The 14th and 23rd of December 2011, two incidents impacted the smooth functioning of our services for a majority of our clients.
The 14th of December at about 18:30, we detected a packet loss of about 3% between some of our servers (http4 and http6). This packet loss had immediate repercussions for the accounts concerned: the communication between these servers and our other internal servers (SQL, SSH, FTP) was significantly slowed. In concrete terms, the display time of a Web page making many accesses to the database was increased from 0.5 to more than 5 seconds.
We immediately informed our provider of this packet loss so that it could fix it. Less than 30 minutes after, the problem was gone.
The packet loss reappeared later in the evening, before disappearing again. Again the following day, the problem reappeared randomly. Given the difficulties of our provider in isolating and resolving the source of the problem — the sporadic nature not helping — we decided to deploy an emergency feature that it offers: the VLAN. This allows our servers to communicate between each other via a special route, isolated from the public network.
Having quickly completed several tests and assured ouselves that the initial packet loss problem was resolved in going through the VLAN, we started up deploying it on our impacted servers. This deployment required a kernel update, and therefore a restart of several servers. At the end of the night, the problem was resolved, with the exception of the still partially slow FTP.
Note that we were planning to use the VLAN — a feature launched for several months by our provider — in the first half of 2012. Why not beforehand? Because to be deployed correctly, this needs some time; the current deployment remains relatively shaky and temporary. In addition, this feature is not free from problems, and we prefer not to kick the can down the road.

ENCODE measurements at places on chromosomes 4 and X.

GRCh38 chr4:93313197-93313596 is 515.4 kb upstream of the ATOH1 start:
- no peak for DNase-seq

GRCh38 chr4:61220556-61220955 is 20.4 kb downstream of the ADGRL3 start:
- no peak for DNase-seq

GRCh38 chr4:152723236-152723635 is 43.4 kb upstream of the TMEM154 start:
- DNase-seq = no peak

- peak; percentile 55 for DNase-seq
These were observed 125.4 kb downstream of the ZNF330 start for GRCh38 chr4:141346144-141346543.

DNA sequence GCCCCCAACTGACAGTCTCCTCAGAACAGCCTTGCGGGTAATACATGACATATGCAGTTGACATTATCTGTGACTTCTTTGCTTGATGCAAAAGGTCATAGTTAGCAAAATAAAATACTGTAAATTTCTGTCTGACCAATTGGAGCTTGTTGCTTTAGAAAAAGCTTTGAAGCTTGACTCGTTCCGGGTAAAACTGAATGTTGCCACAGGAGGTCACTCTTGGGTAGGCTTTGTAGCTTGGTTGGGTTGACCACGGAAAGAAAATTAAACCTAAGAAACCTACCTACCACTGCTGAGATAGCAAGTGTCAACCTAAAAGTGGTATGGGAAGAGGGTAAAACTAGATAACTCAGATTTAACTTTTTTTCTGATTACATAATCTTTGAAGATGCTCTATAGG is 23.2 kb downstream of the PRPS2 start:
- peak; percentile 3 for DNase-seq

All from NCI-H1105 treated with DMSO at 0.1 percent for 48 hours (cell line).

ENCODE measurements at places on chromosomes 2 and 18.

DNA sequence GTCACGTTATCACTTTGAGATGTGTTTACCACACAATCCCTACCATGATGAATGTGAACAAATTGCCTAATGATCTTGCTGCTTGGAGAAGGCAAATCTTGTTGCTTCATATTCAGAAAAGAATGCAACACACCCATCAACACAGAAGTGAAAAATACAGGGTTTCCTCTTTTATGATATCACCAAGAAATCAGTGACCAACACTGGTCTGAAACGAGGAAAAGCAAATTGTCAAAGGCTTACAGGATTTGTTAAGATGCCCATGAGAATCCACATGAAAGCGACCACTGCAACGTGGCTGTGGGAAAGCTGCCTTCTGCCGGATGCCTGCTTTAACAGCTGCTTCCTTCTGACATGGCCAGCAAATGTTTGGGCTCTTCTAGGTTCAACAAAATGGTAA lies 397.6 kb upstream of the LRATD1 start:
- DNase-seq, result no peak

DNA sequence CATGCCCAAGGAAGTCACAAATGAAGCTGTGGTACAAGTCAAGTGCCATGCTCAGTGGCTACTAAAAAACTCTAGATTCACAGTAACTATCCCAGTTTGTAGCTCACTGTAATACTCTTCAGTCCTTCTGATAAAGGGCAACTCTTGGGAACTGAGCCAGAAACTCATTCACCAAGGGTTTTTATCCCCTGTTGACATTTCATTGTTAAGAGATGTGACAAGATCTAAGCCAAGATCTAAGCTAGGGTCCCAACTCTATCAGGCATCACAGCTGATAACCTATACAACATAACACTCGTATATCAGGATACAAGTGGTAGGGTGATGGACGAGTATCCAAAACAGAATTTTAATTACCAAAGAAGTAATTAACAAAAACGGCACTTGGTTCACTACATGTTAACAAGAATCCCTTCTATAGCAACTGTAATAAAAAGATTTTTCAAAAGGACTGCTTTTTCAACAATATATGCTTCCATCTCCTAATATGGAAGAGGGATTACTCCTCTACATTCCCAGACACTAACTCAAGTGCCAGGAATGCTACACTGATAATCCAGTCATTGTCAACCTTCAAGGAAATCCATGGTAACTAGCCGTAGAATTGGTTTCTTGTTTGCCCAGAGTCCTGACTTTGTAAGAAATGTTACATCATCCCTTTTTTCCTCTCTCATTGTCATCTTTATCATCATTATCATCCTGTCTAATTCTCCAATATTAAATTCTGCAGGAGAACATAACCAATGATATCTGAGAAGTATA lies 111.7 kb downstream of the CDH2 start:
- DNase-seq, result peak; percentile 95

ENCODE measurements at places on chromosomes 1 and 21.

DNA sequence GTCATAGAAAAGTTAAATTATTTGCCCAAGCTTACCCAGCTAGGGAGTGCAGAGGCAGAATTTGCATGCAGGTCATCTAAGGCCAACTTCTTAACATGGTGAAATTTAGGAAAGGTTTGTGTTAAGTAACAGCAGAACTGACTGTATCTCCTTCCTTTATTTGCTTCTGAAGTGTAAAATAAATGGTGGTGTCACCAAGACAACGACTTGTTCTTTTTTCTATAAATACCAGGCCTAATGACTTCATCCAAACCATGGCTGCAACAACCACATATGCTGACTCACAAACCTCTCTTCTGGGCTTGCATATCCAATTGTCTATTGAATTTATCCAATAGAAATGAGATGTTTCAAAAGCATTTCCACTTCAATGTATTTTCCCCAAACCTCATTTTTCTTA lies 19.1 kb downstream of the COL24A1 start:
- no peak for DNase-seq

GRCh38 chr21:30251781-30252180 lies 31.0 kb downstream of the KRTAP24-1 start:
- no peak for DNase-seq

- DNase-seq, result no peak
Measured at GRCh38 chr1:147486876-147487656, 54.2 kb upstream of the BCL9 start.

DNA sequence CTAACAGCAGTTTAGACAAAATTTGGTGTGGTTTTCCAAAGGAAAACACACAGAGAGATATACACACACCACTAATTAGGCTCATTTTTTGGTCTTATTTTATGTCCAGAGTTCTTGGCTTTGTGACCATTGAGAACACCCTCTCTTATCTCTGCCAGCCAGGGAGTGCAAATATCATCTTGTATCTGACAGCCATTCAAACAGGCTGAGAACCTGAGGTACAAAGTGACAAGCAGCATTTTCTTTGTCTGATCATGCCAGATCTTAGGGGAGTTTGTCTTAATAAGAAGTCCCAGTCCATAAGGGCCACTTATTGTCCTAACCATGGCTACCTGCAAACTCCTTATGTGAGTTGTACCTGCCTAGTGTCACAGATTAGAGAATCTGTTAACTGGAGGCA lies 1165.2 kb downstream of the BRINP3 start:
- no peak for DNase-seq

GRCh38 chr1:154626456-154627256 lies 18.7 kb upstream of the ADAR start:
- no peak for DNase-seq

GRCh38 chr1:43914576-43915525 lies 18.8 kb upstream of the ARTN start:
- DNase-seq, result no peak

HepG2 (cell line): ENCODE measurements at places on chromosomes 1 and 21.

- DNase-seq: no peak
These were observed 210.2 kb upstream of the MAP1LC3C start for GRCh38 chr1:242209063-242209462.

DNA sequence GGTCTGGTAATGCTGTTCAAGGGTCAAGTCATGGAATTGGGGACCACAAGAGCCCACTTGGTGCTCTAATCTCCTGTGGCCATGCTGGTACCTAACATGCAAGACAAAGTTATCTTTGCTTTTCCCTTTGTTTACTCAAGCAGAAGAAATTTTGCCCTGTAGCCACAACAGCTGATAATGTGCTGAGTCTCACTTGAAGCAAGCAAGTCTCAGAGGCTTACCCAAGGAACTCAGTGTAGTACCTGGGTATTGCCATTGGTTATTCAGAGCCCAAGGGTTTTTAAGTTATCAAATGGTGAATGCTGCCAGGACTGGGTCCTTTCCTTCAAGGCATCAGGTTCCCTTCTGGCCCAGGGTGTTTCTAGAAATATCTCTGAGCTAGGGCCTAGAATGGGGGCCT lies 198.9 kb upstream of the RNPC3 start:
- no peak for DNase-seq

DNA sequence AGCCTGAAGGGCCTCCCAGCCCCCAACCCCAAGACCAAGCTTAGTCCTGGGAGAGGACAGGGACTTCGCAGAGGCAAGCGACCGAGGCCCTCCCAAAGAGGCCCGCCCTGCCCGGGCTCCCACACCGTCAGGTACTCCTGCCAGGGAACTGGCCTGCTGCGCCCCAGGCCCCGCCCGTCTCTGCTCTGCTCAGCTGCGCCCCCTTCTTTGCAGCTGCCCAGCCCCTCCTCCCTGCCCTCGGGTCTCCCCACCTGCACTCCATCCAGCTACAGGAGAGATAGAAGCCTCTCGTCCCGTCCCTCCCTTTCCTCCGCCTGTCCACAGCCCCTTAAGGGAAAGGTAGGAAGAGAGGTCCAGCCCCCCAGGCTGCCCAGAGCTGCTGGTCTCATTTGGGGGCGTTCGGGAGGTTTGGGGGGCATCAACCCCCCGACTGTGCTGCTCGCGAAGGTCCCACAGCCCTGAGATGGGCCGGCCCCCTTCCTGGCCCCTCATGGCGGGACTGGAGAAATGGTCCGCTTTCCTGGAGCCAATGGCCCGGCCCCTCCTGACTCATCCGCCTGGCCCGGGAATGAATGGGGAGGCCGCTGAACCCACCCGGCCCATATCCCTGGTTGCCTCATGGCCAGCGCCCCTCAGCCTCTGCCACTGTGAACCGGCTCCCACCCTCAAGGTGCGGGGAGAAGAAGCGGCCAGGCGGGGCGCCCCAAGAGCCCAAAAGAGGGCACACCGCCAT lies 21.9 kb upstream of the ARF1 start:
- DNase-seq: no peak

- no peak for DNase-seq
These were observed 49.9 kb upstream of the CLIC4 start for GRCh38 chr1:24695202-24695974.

The initial problem — the random packet loss — persisted however, although it no longer impacted us. The 23rd of December at 22:05, access to our two servers http4 and http6 became greatly disturbed: more than 50% packet loss. This time the problem concerned not only internal traffic but also external traffic (from the Internet to our servers). As a result, access to all sites became extremely difficult (all other services were not impacted).
We immediately brought back the problem to our provider, and decided in parallel to go around it by redirecting the HTTP traffic through other not impacted servers, the latter serving as a proxy to the disturbed servers (by communicating via the VLAN). By midnight — it took time to wait for DNS propagation- the problem was for the most part resolved, at least in theory. By 1:30, our provider was able to identify and solve the problem. We were then able to switch back to the traffic on the home HTTP servers.
Several conclusions can be drawn from these disturbances:
- The management of this failure by our provider was insufficient. They’ll hear from us and we’ll ensure that random problems be dealt with more effectively. In addition, we will certainly be more insistent if this happens again
- Circumvention of the problems, especially the redirection of HTTP to servers not impacted, was satisfactory. However, we noted some points that can be improved and that would allow us to respond more quickly if the situation were to recur
- Our monitoring was insufficient in case of packet loss. It’s not a surprise; the redesign of our monitoring is scheduled for second quarter 2012
- The implementation of the VLAN should allow us to improve the stability of our services. Failures 10, 11 and 15 would certainly have been avoided, for example.
We offer our apologies to all customers impacted, especially during this Christmas season. See you soon for better news 🙂